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Andrea Picchioni's pursuit of history, honesty and authenticity..

Andrea Picchioni's pursuit of history, honesty and authenticity..

To loosely quote a wise man, that man being Andrea Picchioni's esteemed importer Mr Ted Vance, the most compelling wines are the most honest. They aren’t the great pretenders, stripped of their history or sense of place to appease a global palate, nor crafted in pursuit of ideology above all. No matter the current moda, the most authentic and interesting wines sing dialect and teach historical context, inviting our vinous curiosity into their mystery—their bedrock and soil, their genetic heritage, the seasons and vintages, the surrounding woods, the life inside the vineyards and the dirt, and the echo of their nature-conscious ancestors. Their wines guide us into the fantasyland of their madness, and their genius. They are the originals: they are Italy’s Emidio Pepes, Paolo Beas, Lorenzo Accomassos and Lino Magas. And perhaps one day soon, Andrea Picchionis.

Having founded his estate in the Oltrepo Pavese from scratch toward the close of the 1980's, Andrea Picchioni has spent the past 4 decades pursuing that authenticity. What Andrea set out to achieve was an attempt to recapture of the voice of the old Buttafuoco wine legend. The abandoned vineyards he began to replant here in his homeland are so long and vertigo inducing when viewed from above that with one look at them it’s easy to understand why they may have been some of the first in this region to be left behind and the last resurrected. But Picchioni has just the right amount of crazy required to tame these hills.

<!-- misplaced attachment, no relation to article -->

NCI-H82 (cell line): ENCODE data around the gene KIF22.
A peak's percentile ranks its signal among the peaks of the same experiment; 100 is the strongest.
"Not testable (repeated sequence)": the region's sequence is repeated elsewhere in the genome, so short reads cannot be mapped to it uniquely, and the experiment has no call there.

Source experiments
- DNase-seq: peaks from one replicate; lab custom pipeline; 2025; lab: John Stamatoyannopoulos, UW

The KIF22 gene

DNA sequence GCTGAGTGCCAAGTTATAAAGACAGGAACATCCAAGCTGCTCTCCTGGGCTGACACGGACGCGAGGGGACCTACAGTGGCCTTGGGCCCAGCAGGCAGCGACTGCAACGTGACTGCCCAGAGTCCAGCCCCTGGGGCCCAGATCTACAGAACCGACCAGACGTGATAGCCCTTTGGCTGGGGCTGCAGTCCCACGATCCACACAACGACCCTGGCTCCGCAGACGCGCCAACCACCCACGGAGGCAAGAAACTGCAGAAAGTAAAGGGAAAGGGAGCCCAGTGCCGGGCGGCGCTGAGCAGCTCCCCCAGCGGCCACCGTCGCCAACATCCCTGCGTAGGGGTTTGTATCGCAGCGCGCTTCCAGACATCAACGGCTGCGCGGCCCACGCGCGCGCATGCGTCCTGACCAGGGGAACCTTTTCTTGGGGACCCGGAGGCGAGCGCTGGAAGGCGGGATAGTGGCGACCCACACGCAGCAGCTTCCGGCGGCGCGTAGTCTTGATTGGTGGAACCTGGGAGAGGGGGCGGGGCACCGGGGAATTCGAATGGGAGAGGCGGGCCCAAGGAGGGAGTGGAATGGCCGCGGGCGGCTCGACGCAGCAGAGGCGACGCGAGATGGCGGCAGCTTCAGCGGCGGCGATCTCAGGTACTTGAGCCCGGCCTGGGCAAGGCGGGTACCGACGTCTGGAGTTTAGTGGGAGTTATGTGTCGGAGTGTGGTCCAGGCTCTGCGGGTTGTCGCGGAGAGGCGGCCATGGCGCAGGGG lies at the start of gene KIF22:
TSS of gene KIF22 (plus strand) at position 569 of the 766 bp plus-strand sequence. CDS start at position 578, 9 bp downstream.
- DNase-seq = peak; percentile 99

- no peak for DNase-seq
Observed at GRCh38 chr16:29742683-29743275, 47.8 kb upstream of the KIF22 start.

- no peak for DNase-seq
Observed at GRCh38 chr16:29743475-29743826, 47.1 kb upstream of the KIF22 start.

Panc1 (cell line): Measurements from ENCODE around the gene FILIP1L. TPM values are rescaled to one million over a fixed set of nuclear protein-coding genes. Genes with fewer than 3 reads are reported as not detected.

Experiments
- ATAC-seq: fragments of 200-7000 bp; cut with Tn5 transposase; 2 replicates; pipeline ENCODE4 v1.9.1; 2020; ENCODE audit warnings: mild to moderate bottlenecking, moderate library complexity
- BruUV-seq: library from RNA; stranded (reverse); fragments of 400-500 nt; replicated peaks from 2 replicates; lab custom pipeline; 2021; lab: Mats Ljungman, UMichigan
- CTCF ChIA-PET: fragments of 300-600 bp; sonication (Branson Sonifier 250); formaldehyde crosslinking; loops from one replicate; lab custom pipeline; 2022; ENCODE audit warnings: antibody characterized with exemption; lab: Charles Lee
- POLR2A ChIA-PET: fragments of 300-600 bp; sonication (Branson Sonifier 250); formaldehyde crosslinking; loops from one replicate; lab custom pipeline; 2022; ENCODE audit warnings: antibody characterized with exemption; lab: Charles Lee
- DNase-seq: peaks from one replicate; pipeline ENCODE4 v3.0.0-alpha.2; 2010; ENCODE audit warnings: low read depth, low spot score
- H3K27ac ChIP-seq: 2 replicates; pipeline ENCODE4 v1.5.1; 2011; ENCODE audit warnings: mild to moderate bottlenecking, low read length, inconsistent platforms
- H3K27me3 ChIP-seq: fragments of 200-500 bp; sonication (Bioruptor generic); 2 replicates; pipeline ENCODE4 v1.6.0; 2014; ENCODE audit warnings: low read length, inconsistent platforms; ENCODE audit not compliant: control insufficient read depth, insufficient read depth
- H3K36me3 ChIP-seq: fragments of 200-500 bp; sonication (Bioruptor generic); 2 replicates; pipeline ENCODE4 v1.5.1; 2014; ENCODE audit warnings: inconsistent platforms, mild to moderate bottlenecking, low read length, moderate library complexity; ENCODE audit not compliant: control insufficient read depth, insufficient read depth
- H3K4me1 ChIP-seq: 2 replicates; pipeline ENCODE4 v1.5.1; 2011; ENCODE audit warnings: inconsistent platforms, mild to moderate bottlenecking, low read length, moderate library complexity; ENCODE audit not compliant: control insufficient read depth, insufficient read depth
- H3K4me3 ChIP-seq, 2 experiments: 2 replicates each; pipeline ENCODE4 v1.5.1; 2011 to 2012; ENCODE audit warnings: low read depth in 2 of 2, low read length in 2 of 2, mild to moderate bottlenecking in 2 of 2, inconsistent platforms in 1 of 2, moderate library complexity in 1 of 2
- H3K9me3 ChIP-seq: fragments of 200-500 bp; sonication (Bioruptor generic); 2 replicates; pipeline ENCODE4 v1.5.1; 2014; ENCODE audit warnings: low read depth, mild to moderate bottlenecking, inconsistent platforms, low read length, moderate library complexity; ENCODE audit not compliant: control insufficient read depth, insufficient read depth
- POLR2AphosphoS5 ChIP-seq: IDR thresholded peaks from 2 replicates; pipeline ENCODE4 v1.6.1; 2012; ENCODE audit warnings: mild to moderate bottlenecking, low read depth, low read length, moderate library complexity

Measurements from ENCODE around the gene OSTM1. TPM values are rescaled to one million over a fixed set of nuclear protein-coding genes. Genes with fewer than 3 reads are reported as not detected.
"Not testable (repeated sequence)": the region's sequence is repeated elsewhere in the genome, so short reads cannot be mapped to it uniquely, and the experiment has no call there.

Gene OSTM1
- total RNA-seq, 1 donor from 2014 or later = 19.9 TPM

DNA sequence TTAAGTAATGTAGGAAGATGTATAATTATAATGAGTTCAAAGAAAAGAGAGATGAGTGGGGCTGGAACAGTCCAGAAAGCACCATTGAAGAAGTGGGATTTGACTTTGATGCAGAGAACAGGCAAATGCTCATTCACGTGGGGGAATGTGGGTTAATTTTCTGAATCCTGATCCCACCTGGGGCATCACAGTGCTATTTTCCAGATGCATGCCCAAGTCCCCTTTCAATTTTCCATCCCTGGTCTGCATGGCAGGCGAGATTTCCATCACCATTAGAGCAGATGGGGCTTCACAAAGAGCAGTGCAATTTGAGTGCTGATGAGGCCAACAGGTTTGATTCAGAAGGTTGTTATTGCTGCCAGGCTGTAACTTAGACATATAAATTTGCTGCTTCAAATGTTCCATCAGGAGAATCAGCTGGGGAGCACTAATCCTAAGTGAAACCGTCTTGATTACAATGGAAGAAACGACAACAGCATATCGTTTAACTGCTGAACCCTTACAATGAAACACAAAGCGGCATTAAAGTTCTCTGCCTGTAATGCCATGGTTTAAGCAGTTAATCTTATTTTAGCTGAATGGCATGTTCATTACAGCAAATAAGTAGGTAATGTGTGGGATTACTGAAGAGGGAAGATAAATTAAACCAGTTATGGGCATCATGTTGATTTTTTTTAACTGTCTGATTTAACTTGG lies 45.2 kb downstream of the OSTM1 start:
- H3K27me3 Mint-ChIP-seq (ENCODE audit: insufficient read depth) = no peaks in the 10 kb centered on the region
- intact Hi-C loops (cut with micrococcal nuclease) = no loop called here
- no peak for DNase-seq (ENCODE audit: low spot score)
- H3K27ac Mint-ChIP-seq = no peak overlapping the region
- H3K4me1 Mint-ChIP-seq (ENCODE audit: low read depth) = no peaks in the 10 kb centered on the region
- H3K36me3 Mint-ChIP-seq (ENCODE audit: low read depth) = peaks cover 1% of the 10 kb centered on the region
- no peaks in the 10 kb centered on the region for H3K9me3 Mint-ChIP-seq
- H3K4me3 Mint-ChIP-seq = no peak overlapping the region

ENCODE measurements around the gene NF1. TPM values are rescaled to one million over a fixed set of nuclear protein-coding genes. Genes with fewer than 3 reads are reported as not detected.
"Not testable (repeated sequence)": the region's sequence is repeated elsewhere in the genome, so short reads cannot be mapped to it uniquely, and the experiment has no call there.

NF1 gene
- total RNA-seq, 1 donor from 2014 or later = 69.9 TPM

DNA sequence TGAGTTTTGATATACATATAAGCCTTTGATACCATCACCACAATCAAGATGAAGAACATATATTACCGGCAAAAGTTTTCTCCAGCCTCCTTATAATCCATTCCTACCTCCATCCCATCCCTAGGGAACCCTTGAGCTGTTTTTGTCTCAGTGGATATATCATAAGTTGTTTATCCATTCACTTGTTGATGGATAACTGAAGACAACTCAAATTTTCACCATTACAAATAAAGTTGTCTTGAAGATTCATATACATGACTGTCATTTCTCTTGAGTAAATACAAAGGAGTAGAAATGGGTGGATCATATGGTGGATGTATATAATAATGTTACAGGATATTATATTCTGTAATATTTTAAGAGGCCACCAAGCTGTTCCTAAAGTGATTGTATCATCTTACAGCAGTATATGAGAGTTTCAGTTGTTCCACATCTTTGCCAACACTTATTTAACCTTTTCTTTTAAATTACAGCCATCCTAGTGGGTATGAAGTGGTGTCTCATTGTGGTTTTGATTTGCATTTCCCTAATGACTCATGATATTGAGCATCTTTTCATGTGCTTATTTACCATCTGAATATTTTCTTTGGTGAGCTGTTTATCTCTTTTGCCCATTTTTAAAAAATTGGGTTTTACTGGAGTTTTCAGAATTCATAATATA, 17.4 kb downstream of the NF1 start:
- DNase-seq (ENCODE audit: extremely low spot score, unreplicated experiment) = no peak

Andrea's wines brim with a plump, youthful exuberance that is common for the blend of local varietals in Croatina, Barbera and Ughetta, yet below the surface lurks an ode to the rustic x-factor that harks to the great wines of his dear friend and mentor, Comm. Lino Maga of the mystical Barbacarlo estate. Picchioni’s wines are like Maga 2.0, but still uniquely Picchioni. In their youth they carry a sort of carefree flamboyance of raw and vigorously youthful aromas and tastes. They are more precise in craft than the unapologetically rustic wines of his friendly mentor but also require a little patience once opened. Below the dense energy current of their youth, they foreshadow with clarity the extension of a Maga-like legacy, an ode to the past with its background of earthy and medicinal smells, metals, quirks and x-factor, all the dialect of Buttafuoco (Spit Fire, in Italian).